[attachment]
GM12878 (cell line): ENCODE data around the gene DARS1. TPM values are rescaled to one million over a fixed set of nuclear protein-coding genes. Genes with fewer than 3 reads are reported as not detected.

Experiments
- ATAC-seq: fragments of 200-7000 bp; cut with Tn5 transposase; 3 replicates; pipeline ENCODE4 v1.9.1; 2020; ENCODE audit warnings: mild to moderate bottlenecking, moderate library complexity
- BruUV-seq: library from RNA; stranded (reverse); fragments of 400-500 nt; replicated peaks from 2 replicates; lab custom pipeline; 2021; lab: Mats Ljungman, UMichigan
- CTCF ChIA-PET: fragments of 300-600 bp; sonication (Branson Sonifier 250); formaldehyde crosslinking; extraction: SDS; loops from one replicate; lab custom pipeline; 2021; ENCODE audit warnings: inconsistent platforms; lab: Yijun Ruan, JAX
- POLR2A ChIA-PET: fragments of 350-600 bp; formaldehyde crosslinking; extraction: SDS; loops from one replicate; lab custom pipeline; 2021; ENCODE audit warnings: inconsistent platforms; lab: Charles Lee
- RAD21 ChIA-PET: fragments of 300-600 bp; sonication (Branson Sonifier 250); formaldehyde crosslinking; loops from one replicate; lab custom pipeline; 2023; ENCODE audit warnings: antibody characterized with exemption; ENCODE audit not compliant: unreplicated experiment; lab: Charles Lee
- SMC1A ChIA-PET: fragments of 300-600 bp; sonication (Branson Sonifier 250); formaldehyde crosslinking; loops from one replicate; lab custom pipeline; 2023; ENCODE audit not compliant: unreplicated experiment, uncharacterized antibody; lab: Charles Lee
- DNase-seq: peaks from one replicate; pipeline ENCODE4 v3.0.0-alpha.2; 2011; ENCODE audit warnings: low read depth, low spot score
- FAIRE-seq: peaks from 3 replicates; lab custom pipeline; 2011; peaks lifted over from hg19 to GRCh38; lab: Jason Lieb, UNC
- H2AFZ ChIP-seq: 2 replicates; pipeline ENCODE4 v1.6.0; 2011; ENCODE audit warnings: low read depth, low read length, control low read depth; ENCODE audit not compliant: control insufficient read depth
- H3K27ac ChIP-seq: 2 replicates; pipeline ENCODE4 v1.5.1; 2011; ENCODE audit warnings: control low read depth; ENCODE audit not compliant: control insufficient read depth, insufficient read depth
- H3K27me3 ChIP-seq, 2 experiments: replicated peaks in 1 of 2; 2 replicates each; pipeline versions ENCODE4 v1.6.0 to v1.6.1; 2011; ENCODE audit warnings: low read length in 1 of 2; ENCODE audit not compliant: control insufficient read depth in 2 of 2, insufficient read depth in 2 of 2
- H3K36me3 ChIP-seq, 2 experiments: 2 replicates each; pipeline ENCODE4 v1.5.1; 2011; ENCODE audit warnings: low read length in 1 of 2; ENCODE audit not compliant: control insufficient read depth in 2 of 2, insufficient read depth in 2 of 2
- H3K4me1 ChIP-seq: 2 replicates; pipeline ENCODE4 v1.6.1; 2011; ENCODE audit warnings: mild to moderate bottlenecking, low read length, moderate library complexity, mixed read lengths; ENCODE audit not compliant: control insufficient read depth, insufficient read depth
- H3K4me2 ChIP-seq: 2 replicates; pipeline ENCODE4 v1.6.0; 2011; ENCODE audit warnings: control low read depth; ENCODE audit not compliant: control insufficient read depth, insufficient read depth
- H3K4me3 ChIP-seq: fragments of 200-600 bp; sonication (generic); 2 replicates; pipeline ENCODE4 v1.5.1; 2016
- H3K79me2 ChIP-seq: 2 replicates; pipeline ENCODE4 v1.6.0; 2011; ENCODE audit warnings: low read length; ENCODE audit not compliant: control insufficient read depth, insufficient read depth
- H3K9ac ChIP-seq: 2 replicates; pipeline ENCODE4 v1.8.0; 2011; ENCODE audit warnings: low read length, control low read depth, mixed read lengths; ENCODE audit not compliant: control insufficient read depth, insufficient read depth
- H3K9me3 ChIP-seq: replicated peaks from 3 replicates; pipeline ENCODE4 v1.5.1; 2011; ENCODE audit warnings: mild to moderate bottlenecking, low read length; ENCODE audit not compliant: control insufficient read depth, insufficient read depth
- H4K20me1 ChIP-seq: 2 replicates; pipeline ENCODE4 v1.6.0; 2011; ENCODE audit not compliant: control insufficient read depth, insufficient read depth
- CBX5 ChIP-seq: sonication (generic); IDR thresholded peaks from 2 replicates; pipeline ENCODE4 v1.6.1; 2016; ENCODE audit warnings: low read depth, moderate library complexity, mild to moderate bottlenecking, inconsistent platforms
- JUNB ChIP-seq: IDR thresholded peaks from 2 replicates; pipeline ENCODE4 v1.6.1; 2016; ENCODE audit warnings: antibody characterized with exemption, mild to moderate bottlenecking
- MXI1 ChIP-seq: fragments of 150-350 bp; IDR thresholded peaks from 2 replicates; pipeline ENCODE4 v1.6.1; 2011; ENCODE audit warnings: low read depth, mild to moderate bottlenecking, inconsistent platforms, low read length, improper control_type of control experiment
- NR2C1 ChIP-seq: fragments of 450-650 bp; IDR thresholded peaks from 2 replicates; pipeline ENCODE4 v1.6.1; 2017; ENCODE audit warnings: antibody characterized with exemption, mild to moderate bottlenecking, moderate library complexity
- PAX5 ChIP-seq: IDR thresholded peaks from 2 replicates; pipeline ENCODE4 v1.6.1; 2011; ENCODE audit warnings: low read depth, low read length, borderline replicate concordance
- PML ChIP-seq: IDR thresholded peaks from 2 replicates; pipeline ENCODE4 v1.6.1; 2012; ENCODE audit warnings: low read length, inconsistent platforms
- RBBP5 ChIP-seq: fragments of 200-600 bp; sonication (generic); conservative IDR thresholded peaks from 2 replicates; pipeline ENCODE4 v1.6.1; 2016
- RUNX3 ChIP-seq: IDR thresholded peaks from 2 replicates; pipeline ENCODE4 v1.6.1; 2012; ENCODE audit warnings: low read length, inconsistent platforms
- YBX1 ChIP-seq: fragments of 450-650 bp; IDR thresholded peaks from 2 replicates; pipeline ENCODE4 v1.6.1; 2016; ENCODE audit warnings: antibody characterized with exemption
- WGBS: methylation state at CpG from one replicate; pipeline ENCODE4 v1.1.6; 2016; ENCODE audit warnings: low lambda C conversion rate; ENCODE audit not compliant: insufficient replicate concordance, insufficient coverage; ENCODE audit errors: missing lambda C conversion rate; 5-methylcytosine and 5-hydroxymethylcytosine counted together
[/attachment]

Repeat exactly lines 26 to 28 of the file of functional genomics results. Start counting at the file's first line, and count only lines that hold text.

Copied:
- PAX5 ChIP-seq: IDR thresholded peaks from 2 replicates; pipeline ENCODE4 v1.6.1; 2011; ENCODE audit warnings: low read depth, low read length, borderline replicate concordance
- PML ChIP-seq: IDR thresholded peaks from 2 replicates; pipeline ENCODE4 v1.6.1; 2012; ENCODE audit warnings: low read length, inconsistent platforms
- RBBP5 ChIP-seq: fragments of 200-600 bp; sonication (generic); conservative IDR thresholded peaks from 2 replicates; pipeline ENCODE4 v1.6.1; 2016